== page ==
I’m reading another Anne Parrish novel – as usual nursing each paragraph in a vain attempt to forestall the inevitable turning of the last page. Each of her books seems to me to be even more enchanting than the last; and Mr. Despondency’s Daughter may be the best of them all. (I reserve the right to update my assessment, however. I already have Sea Level and Loads of Love on deck, and from the rare online reviews I’ve been able to find, they both promise literary pleasures unknown to readers of contemporary fiction.)
The thing about Parrish is that, so often, I find myself stopping to read a phrase or sentence or passage over and over again, because she has expressed something I’ve been unable to put into words, some yearning that slips away just as I’m about to grasp it with my feeble old brain.
The quote above is a great example. For years, the sight of morning sunlight spilling over the European spindle trees and through the young leaves of a Japanese tree lilac has made me dizzy with an unnamed hunger – one that author Mark Buchanan captured beautifully in his five-star book Things Unseen:
"There you are, standing at a window watching oak leaves flutter down from dark boughs, and without warning your whole body fills with a longing for something you can't name, something you've lost but never had, that you're nostalgic for yet don't remember. You sense a joy so huge it breaks you, a sorrow so deep it cleanses."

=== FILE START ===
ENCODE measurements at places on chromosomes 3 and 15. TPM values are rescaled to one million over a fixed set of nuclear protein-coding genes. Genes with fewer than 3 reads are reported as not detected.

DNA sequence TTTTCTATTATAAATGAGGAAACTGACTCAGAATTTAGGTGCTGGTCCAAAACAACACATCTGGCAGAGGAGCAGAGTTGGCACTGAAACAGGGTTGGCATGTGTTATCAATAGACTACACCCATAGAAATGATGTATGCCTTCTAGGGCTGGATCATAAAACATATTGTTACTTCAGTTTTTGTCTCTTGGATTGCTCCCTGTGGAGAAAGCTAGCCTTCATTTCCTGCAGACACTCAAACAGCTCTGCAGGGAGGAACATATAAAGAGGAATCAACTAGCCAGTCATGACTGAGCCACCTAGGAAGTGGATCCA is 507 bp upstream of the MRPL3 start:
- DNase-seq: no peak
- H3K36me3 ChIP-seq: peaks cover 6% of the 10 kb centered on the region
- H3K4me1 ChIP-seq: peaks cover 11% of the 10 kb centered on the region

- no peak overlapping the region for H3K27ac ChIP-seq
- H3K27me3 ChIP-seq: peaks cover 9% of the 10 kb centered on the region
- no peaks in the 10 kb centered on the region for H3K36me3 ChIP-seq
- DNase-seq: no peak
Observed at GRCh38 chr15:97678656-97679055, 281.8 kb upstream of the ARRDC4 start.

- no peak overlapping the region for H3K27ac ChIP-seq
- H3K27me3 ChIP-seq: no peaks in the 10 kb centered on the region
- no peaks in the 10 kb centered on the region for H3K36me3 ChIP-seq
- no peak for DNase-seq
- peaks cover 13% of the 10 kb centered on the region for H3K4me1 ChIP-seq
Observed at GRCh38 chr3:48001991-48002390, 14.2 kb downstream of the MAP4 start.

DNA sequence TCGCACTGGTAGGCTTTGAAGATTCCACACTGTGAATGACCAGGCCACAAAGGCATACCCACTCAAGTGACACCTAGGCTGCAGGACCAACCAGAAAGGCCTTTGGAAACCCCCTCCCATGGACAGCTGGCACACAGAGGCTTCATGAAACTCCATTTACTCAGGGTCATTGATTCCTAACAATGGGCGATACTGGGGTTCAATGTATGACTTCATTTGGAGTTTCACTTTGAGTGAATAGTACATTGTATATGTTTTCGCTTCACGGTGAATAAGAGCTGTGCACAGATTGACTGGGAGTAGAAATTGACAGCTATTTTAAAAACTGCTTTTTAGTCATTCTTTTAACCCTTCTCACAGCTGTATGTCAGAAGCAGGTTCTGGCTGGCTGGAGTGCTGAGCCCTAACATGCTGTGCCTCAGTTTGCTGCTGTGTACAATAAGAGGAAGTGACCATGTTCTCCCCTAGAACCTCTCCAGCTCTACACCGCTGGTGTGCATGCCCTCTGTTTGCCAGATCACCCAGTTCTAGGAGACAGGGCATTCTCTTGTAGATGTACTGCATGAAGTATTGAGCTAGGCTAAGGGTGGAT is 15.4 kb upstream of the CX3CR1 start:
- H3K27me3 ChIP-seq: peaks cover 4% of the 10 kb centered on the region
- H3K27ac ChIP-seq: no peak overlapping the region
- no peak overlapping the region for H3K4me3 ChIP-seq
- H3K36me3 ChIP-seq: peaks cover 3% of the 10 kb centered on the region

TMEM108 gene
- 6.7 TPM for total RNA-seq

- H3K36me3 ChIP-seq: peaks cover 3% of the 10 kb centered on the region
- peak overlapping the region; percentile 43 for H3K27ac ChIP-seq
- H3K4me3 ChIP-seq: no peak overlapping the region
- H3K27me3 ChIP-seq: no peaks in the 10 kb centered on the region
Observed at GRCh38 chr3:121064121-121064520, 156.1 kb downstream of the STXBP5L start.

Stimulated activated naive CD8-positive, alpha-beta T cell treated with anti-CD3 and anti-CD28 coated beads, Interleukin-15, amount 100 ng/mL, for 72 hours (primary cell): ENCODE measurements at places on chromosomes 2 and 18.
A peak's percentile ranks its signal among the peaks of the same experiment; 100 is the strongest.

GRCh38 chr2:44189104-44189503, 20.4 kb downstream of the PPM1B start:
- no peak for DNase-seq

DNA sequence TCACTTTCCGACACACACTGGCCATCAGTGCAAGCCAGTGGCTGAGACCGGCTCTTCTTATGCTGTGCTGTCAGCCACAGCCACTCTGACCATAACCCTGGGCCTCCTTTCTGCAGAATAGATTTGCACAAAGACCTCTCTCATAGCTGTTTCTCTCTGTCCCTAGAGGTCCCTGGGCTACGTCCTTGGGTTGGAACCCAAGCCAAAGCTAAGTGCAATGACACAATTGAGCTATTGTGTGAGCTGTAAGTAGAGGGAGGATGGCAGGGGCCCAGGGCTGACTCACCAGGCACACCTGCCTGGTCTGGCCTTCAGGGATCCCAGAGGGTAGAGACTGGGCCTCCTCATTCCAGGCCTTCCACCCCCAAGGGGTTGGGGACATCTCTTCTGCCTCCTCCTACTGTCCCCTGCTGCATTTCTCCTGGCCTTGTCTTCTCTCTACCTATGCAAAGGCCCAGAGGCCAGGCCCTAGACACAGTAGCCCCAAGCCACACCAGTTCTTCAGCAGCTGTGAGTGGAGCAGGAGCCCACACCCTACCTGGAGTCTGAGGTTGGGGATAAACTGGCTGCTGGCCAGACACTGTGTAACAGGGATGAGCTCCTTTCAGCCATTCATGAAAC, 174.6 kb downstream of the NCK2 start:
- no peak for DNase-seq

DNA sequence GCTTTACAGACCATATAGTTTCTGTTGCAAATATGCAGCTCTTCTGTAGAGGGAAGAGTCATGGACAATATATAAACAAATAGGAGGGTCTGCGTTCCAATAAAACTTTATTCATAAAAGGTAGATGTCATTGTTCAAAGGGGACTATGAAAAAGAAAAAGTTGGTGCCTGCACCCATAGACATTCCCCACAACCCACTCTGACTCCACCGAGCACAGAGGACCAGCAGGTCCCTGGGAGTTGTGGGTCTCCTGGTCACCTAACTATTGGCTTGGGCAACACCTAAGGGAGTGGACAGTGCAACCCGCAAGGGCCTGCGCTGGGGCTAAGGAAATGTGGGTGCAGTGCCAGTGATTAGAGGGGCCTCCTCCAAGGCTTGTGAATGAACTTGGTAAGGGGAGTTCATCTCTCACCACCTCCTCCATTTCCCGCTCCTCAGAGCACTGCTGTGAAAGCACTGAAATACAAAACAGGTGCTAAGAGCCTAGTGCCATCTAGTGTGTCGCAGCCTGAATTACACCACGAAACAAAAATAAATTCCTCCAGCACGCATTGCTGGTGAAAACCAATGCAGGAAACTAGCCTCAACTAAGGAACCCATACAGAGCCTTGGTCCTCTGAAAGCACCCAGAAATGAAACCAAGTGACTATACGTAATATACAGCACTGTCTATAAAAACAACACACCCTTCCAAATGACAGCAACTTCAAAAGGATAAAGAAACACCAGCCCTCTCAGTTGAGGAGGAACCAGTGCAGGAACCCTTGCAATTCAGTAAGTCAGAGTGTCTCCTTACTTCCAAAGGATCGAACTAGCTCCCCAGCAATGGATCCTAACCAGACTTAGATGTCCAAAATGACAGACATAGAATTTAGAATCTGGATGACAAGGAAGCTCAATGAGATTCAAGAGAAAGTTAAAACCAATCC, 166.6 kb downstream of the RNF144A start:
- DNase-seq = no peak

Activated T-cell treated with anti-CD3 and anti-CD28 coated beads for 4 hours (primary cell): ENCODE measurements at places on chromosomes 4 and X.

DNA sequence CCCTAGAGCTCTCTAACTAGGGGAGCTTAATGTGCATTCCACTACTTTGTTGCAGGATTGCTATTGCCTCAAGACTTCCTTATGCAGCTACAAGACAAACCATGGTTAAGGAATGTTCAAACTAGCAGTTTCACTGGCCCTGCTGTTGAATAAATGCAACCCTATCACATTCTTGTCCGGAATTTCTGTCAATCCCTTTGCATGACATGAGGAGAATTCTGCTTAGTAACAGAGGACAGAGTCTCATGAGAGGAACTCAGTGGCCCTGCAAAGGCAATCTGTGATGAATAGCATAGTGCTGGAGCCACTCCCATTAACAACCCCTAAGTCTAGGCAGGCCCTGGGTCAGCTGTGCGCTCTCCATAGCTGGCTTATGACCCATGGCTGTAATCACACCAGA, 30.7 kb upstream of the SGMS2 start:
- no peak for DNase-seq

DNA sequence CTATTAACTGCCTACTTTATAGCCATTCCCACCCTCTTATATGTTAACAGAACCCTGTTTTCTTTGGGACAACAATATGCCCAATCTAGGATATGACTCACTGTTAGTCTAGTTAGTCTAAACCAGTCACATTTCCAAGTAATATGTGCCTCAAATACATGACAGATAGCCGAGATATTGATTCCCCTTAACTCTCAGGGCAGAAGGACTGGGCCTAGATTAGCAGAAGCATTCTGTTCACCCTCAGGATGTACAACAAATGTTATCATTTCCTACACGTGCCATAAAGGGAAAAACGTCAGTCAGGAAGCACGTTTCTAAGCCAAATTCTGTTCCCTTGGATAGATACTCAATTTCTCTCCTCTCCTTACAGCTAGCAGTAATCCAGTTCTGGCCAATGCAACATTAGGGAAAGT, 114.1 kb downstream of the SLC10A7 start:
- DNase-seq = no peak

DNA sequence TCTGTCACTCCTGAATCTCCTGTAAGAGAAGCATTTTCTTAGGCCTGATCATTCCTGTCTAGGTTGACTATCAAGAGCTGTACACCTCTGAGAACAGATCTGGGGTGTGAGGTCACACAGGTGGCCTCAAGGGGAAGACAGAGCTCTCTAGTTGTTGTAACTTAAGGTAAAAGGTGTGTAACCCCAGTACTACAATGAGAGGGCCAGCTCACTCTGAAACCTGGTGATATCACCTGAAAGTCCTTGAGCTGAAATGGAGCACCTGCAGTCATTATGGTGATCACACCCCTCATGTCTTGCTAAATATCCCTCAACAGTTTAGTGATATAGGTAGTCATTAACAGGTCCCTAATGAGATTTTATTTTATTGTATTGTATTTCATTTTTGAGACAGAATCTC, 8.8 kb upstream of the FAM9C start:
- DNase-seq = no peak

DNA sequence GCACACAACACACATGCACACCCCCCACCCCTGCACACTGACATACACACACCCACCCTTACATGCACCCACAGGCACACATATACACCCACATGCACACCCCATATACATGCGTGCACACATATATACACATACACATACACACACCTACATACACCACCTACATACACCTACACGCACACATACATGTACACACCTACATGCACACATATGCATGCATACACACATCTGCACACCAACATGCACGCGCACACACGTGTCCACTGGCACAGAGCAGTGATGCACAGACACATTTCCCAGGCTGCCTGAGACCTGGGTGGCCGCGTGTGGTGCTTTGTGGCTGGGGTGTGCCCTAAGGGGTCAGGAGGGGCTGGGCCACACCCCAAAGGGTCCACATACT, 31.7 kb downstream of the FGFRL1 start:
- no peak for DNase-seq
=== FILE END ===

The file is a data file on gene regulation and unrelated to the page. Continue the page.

I find myself awash in this emotion more and more these days, suddenly woozy at the scent of an ancient lilac or the sound of an organ playing “Lead on O King Eternal” or the sight of a particular vase my Granny owned or a collection of Steiff toys in the musty old antique mall I retreat to when the news of this world becomes too grim to bear.
And now, Anne Parrish has finished the thought for me: these memories -- these “broken, but brighter, fresher” longings – may be prophecies of the glory to come, the promise of ultimate fulfillment for the child of God.
“For now we see through a glass, darkly,” wrote the apostle Paul in 1 Corinthians 13:12, “but then face to face; now I know in part; but then shall I know even as also I am known.”
I can hardly wait.